Anti-intellectualism in American Life, Volume 713

Couverture
Knopf, 1963 - 434 pages
Winner of the 1964 Pulitzer Prize in Nonfiction

Anti-Intellectualism in American Life is a book which throws light on many features of the American character. Its concern is not merely to portray the scorners of intellect in American life, but to say something about what the intellectual is, and can be, as a force in a democratic society.

As Mr. Hofstadter unfolds the fascinating story, it is no crude battle of eggheads and fatheads. It is a rich, complex, shifting picture of the life of the mind in a society dominated by the ideal of practical success. --Robert Peel in the Christian Science Monitor

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LibraryThing Review

Avis d'utilisateur  - encephalical - LibraryThing

The most interesting parts were in the historical observations. The fifth part on anti-intellectualism in education, particularly concerning the state of secondary education seemed irrelevant; at ... Consulter l'avis complet

LibraryThing Review

Avis d'utilisateur  - Devil_llama - LibraryThing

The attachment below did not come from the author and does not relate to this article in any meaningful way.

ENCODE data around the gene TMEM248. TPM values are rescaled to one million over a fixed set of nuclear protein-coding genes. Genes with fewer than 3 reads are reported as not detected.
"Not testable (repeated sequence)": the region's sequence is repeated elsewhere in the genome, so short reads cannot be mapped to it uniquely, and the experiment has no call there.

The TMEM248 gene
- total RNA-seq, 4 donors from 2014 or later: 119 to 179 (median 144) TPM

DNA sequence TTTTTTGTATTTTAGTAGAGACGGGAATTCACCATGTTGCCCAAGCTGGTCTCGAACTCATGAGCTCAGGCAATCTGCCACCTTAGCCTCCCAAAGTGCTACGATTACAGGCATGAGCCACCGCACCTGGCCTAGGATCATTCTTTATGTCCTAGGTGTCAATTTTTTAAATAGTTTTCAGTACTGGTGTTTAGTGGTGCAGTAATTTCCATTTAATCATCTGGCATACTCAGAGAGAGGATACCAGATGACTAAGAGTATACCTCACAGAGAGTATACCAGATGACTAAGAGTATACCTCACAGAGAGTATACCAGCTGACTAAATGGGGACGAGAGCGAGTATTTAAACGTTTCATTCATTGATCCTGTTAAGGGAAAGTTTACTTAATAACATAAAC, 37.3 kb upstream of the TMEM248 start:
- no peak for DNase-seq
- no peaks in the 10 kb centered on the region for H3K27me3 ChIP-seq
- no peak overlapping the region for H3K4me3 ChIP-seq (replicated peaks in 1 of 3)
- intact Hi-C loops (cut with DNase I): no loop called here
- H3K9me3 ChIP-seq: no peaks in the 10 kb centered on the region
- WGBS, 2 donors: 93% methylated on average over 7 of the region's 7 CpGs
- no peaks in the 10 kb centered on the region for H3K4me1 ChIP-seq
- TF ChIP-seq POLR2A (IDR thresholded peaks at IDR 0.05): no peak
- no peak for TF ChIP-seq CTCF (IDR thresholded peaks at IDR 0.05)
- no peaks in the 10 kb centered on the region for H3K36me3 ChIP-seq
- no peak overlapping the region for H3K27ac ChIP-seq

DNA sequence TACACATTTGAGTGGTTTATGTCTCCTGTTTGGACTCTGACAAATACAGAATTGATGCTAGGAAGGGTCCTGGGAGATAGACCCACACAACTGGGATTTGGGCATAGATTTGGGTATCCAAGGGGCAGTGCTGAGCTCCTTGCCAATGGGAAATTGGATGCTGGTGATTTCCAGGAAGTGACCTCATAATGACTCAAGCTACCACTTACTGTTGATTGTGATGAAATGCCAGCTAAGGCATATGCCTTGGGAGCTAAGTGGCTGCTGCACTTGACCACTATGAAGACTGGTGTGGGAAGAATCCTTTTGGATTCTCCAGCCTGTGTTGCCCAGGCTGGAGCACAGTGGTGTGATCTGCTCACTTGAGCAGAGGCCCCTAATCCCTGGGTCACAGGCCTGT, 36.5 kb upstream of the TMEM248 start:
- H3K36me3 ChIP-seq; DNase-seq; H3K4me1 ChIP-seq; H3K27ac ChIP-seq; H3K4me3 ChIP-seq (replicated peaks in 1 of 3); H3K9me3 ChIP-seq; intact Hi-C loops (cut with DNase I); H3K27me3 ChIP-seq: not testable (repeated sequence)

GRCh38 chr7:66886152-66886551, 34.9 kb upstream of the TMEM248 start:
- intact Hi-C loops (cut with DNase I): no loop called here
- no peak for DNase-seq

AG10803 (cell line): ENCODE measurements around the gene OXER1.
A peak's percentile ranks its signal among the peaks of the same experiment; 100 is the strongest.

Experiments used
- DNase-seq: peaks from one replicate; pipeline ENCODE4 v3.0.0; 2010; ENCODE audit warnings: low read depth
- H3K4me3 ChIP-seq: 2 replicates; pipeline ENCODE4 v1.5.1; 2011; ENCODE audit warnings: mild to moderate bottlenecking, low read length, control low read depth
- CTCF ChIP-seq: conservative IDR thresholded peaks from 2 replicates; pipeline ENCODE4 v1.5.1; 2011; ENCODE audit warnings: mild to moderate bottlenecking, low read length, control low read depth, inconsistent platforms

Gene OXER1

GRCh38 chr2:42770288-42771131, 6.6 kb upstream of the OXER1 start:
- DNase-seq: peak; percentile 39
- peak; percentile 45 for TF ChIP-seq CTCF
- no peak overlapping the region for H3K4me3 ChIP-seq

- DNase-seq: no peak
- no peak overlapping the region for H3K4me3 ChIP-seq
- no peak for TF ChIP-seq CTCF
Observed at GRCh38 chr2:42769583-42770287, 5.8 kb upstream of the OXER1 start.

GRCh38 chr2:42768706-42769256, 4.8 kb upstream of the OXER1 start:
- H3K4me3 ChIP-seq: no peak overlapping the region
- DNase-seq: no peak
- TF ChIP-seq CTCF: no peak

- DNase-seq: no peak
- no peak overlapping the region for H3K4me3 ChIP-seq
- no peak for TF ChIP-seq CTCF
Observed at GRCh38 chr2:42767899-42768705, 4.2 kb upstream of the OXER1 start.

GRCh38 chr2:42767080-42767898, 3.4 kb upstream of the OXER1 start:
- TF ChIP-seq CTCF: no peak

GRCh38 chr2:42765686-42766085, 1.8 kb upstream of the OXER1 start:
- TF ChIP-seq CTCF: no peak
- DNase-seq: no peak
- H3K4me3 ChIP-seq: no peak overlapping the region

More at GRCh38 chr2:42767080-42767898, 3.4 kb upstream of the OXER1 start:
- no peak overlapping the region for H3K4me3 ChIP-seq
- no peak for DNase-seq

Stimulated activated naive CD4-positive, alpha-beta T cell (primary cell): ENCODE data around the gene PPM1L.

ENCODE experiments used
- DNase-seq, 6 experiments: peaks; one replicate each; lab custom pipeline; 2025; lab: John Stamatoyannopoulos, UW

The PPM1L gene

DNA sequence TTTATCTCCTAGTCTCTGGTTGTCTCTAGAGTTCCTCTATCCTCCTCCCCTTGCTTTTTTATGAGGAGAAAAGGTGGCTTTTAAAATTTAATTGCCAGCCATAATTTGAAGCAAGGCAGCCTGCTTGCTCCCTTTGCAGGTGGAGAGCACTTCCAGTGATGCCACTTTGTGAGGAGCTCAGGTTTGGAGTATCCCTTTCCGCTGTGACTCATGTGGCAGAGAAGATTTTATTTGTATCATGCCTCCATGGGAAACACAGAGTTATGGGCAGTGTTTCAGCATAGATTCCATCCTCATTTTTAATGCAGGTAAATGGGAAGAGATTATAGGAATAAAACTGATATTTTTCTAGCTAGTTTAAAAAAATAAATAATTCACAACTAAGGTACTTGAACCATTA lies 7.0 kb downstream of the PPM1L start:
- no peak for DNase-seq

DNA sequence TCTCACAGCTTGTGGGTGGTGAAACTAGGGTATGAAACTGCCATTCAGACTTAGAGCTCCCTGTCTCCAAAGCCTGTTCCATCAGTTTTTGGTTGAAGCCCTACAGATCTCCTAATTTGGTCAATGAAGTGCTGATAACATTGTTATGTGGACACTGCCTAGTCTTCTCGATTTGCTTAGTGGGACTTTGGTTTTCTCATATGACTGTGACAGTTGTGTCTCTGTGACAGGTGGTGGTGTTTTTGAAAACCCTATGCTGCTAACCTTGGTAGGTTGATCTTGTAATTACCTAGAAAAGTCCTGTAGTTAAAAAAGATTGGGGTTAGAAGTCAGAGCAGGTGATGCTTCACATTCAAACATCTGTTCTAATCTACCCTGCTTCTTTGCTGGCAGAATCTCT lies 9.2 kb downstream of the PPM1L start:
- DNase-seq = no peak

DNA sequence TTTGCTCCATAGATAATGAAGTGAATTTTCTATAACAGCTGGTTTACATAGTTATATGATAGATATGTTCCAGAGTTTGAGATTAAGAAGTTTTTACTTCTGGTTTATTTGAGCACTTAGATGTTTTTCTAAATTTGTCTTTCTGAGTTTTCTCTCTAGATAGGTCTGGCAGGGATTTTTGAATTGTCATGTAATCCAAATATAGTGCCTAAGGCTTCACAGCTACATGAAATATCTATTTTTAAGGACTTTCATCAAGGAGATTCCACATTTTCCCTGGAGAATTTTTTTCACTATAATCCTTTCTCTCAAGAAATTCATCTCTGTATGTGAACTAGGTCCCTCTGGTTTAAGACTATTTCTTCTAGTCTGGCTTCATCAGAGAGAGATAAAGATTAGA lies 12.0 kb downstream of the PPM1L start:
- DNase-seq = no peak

A classic work on the dismissal of intellectual practices in America, differentiated from similar (but less prominent) movements in other parts of the world. The work was written during the Kennedy ... Consulter l'avis complet

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À propos de l'auteur (1963)

Born in 1916, Richard Hofstadter was one of the leading American historians and public intellectuals of the 20th century. His works include The Age of Reform, Anti-intellectualism in American Life, Social Darwinism in American Thought, 1860-1915, The American Political Tradition, and others. He was the DeWitt Clinton Professor of American History at Columbia University. He died in 1970.

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